GESTATIONAL TROPHOBLASTIC DISEASE ACOG PDF

The following summary is from Orphanet , a European reference portal for information on rare diseases and orphan drugs. Orpha Number: Gestational trophoblastic tumors GTT are malignant forms of gestational trophoblastic disease. The tumor always follows pregnancy, most often molar pregnancy hydatidiform mole; see this term. Four histological subtypes have been described: invasive mole, gestational choriocarcinoma, placental site trophoblastic tumor and epithelioid trophoblastic tumor see these terms. Exceptionally, metastasis may be a sign of the disease in women of childbearing age.

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Most cases of persistent GTD are invasive moles, but in rare cases they are choriocarcinomas or placental site trophoblastic tumors see below.

Invasive mole An invasive mole formerly known as chorioadenoma destruens is a hydatidiform mole that has grown into the muscle layer of the uterus.

Invasive moles can develop from either complete or partial moles, but complete moles become invasive much more often than do partial moles. Invasive moles develop in less than 1 out of 5 women who have had a complete mole removed.

The risk of developing an invasive mole in these women increases if: There is a long time more than 4 months between their last menstrual period and treatment.

The uterus has become very large. The woman is older than 40 years. The woman has had gestational trophoblastic disease in the past. Invasive moles can sometimes go away on their own, but most often more treatment is needed. A tumor or mole that grows completely through the wall of the uterus might result in bleeding into the abdominal or pelvic cavity.

This bleeding can be life threatening. Sometimes after removing a complete hydatidiform mole, the tumor spreads metastasizes to other parts of the body, most often the lungs.

Choriocarcinoma Choriocarcinoma is a malignant form of gestational trophoblastic disease GTD. It is much more likely than other types of GTD to grow quickly and spread to organs away from the uterus.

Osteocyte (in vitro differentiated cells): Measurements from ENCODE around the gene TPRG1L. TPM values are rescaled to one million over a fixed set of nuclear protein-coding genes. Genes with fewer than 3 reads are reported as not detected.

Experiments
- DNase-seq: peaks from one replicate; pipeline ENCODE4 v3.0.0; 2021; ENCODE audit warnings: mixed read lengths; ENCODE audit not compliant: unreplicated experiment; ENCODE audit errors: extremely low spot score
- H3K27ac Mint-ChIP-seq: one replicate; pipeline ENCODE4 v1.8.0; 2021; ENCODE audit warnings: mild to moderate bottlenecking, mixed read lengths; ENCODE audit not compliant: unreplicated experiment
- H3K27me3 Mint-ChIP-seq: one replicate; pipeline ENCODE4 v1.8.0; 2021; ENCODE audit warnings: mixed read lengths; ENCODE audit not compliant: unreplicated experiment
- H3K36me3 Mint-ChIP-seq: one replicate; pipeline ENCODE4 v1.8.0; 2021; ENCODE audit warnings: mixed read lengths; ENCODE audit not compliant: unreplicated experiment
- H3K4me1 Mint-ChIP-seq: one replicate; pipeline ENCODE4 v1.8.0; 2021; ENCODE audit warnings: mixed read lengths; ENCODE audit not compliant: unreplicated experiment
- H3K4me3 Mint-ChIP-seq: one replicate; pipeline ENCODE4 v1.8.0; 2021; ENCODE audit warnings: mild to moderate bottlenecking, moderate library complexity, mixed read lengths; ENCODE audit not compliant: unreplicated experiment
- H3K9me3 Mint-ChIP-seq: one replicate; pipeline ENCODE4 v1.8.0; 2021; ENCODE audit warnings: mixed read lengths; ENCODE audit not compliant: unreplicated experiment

Half of all gestational choriocarcinomas start off as molar pregnancies. About one-quarter develop in women who have a miscarriage spontaneous abortion , intentional abortion, or tubal pregnancy the fetus develops in the fallopian tube, rather than in the uterus. Rarely, choriocarcinomas that are not related to pregnancy can develop. These can be found in areas other than the uterus, and can occur in both men and women.

They may develop in the ovaries, testicles, chest, or abdomen. In these cases, choriocarcinoma is usually mixed with other types of cancer, forming a type of cancer called a mixed germ cell tumor. These tumors are not considered to be gestational related to pregnancy and are not discussed in this document. Non-gestational choriocarcinoma can be less responsive to chemotherapy and may have a less favorable prognosis outlook than gestational choriocarcinoma.

For more information about these tumors, see Ovarian Cancer and Testicular Cancer. Placental-site trophoblastic tumor Placental-site trophoblastic tumor PSTT is a very rare form of GTDthat develops where the placenta attaches to the lining of the uterus.

This tumor most often develops after a normal pregnancy or abortion, but it may also develop after a complete or partial mole is removed.

Most PSTTs do not spread to other sites in the body. But these tumors have a tendency to grow into invade the muscle layer of the uterus.

Instead, they are treated with surgery , to completely remove disease. Epithelioid trophoblastic tumor Epithelioid trophoblastic tumor ETT is an extremely rare type of gestational trophoblastic disease that can be hard to diagnose. ETT used to be called atypical choriocarcinoma because the cells look like choriocarcinoma cells under the microscope, but it is now thought to be a separate disease.

Because it can be found growing in the cervix, it can also sometimes be confused with cervical cancer. Like placental-site trophoblastic tumors, ETT most often occurs after a full-term pregnancy, but it can take several years after the pregnancy for the ETT to occur. Also, like placental-site trophoblastic tumors, ETT does not respond very well to chemotherapy drugs, so the main treatment is surgery.

It might have already metastasized when it is diagnosed which carries a poorer prognosis outlook.

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